Google AdWords API – Do More With Less

By Chris Wilson | Sep 15, 2010
More Articles by Chris


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The beauty of the Spork is that it serves 2 purposes thus you can do 2 things at once (doing more with less).  Google has created the same functionality in AdWords.

Most of you should have an understanding of AdWords which is Google’s Cash Cow.  As you quickly learn, Google is a business.  Though you may think their main focus is to make your life easier, they must generate a profit to stay in business.  I’ve always found it fascinating to look at new internet applications/tools and try to figure out the revenue stream.  This brings us to the AdWords API.  An API is simply a tool that is built for others to use to interface with a piece of software.  So in this case, Google has created an ability for end users and developers to work with AdWords.

The Google AdWords API has two main benefits.  First, it provides the ability to create several thousand ads in a matter of seconds with little to no user input.  Let’s say you have a file that consists of 10,000 ads that you need to create alongside a few hundred keywords.  Not only do you need to get all these ads turned on as quickly as possible but you also need to repeat the process each week.  Well, in comes the AdWords API.

The second benefit is reporting.  A week ago, the reporting feature left Beta If you’re interested in making your own custom reports and implementing them into your current process then the AdWords API can do it.  I’m a big fan of process integration and efficiency so if you can remove human touch from a method then I’m all for it.  You’re time is better spent elsewhere.  Since time is money, the AdWords API reports feature can save you a lot of dough.

google-adwords-logo

Though the API can make everything easier and faster, you’ll need to have some computer programming background (or know someone who has).  From my experience with the AdWords API, it’s extremely powerful but navigating through it can be quite difficult at times.  One of the users I’ve met in the forums commented on his experiences with the AdWords API.   He said, “If you aren’t confused, you aren’t paying attention.”  That sums it up pretty well.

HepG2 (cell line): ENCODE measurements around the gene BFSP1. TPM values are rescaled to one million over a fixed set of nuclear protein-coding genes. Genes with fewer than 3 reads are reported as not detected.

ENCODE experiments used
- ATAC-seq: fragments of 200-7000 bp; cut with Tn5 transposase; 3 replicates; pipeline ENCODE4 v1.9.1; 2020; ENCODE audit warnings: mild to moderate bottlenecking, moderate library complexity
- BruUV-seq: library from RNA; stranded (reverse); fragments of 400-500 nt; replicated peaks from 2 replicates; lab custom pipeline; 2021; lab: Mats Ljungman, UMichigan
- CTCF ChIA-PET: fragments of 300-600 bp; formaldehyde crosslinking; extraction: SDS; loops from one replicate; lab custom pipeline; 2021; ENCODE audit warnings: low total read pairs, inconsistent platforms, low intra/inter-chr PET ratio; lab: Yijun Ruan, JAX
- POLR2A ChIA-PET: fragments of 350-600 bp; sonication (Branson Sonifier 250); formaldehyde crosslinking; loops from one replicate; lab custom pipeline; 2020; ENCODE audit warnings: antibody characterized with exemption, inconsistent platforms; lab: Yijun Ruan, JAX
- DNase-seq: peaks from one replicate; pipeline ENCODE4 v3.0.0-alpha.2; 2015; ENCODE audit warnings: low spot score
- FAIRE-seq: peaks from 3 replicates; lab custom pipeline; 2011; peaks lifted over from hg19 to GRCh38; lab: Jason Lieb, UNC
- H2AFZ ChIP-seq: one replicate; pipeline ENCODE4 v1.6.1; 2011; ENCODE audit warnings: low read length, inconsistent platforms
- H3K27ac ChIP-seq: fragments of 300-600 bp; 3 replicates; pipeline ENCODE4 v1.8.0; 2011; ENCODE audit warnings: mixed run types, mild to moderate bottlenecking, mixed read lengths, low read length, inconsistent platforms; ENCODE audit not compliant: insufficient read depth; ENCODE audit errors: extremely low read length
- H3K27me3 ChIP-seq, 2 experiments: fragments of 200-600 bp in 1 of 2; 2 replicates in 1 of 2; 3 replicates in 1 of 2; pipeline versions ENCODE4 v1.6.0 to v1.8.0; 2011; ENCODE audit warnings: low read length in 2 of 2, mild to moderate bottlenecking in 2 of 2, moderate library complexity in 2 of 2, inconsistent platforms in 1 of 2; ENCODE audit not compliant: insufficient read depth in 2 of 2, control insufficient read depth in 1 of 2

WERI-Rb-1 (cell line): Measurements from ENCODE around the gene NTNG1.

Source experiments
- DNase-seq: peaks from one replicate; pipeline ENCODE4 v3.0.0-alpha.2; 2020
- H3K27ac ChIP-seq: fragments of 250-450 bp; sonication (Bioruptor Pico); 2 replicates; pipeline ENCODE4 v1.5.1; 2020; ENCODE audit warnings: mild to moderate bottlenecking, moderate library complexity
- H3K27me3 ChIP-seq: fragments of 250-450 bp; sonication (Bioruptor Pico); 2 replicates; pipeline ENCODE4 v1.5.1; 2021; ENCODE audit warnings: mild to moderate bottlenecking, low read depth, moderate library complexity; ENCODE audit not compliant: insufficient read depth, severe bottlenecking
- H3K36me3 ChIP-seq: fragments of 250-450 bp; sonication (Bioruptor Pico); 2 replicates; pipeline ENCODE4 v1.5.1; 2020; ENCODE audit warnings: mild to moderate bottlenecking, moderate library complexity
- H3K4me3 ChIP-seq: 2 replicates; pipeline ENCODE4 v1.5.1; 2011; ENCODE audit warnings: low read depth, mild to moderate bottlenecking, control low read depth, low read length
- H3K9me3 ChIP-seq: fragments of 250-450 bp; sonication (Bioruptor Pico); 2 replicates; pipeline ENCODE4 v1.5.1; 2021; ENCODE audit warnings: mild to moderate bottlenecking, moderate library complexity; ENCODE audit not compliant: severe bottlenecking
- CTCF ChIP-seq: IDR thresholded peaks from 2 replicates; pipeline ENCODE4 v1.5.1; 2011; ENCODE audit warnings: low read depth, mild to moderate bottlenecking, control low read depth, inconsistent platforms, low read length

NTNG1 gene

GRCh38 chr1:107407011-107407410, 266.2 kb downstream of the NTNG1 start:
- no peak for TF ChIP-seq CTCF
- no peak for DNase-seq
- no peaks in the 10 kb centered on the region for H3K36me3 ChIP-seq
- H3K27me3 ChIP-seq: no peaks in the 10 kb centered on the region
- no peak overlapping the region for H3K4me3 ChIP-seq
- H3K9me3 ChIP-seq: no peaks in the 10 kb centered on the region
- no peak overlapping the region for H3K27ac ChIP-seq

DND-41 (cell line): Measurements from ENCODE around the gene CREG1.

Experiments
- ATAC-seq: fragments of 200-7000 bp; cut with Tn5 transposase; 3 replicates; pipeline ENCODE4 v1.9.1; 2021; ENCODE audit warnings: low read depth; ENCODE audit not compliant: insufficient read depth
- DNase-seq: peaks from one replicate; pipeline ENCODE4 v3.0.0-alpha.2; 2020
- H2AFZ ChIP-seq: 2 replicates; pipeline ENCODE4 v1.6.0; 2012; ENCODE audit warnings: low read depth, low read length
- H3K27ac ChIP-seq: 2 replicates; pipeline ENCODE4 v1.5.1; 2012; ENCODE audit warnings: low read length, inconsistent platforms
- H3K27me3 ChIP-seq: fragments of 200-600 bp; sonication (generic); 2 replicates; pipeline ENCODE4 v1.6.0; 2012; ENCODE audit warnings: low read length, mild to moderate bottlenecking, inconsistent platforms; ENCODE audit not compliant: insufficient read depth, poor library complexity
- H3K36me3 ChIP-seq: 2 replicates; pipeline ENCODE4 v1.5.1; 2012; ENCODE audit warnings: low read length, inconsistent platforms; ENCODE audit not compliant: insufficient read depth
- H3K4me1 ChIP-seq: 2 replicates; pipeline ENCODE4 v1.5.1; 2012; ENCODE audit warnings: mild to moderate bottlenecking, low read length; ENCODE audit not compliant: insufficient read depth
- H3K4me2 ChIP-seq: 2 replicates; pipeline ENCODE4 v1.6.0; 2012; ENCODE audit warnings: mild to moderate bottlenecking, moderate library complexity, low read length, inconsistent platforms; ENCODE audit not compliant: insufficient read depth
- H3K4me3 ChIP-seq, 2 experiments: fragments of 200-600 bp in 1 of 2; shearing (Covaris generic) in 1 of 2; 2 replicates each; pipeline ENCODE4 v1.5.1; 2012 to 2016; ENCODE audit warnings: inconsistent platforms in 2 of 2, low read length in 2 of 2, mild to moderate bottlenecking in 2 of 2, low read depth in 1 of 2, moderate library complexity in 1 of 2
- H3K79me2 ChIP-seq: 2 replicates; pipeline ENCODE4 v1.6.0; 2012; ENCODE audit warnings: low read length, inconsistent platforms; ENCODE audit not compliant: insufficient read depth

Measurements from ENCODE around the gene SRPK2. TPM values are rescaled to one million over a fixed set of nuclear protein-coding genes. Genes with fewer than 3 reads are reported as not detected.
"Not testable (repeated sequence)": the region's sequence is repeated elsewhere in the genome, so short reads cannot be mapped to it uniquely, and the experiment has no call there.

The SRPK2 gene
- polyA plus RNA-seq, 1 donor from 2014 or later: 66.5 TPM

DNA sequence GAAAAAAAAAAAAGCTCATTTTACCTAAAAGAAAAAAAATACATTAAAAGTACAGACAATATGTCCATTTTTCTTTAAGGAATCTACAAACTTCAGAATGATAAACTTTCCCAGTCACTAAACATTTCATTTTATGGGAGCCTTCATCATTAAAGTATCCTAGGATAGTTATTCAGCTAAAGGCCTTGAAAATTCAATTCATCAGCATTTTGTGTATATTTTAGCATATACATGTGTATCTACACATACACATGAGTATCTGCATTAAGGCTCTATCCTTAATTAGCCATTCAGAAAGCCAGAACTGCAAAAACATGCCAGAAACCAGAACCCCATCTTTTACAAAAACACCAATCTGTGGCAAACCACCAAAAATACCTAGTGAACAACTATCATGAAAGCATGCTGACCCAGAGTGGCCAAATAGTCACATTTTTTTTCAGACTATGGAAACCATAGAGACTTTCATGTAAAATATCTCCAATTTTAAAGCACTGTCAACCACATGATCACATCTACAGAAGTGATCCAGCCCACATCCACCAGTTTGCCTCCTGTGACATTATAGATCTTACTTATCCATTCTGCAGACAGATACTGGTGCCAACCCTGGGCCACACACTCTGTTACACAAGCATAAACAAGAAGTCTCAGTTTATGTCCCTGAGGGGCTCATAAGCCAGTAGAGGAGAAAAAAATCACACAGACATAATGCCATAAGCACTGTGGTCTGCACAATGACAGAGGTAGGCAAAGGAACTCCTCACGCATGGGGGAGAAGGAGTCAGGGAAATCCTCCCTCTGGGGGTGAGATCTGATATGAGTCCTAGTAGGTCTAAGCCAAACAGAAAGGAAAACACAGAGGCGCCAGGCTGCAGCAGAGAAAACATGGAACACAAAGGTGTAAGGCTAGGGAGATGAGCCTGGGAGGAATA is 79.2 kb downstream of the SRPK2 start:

The AdWords API Forum is your main support line to other users as well as Google employees.  Both have been extremely helpful.  The Google API Advisors are spot on with their answers and typically respond within 24 hours to questions.

So now I hope you’ve thought, “Well, what’s in this for Google?”.  The obvious benefit is since users are able to build ads quicker and faster, Google can increase ad revenue.  That’s not all though.  Not only does Google make money off the front-end (all the viewers of the ads) but it also makes money on the back-end (all the developers).  Each time you use the AdWords API, you must pay a certain amount of money per request.  The amounts vary quite a bit but they can add up quickly.  The two ways to save money is to use Bulk Updating and/or apply for Preferred AdWords API Pricing (you’ll need to be a Google AdWords Certified Partner, like us).

If you decide to try it out.  You’ll first need to apply for a developer token which you’ll use for access to the API.  Once approved you can jump into the AdWords API Developer Site and start building away.  Happy programming!

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  • http://www.vancouverpayperclick.com Steve

    Hey Chris,

    I client of mine has shown interest in using the Adwords API to integrate with their inventory system. They would like for ads to automatically turn on and off based on inventory levels. If you had one developer on it, how long would it take to get up and running using the API? What would it cost? Can you recommend any 3rd party developers?

    Cheers

  • http://www.search-mojo.com Chris Wilson

    Hi Steve,

    That’s a perfect use for the API! I’d probably give yourself a couple weeks. I’ve used the PHP library though I’ll be switching it to Ruby in the future potentially. It’s pretty straightforward once you get the main connection string down. The biggest hurdles you’ll have are catching all the potential timeouts you get with the server. I’d budget yourself a couple days to orient yourself with the API and then a week or two to program depending on your experience with the programming language you choose.

    If it’s just a matter of pausing and enabling ads then it won’t be bad. If the structure is already there and you won’t have to create anything new then it’ll be a breeze. If you’re creating as well as pausing/enabling then I’d give myself a couple more days.

    I wish I had a good 3rd party developer to recommend. However, I’d bet you could find one here that would be more than willing: http://groups.google.com/group/adwords-api. Let me know if I can help along the way. I can shoot you my email if you’d prefer.

    Thanks for the comment!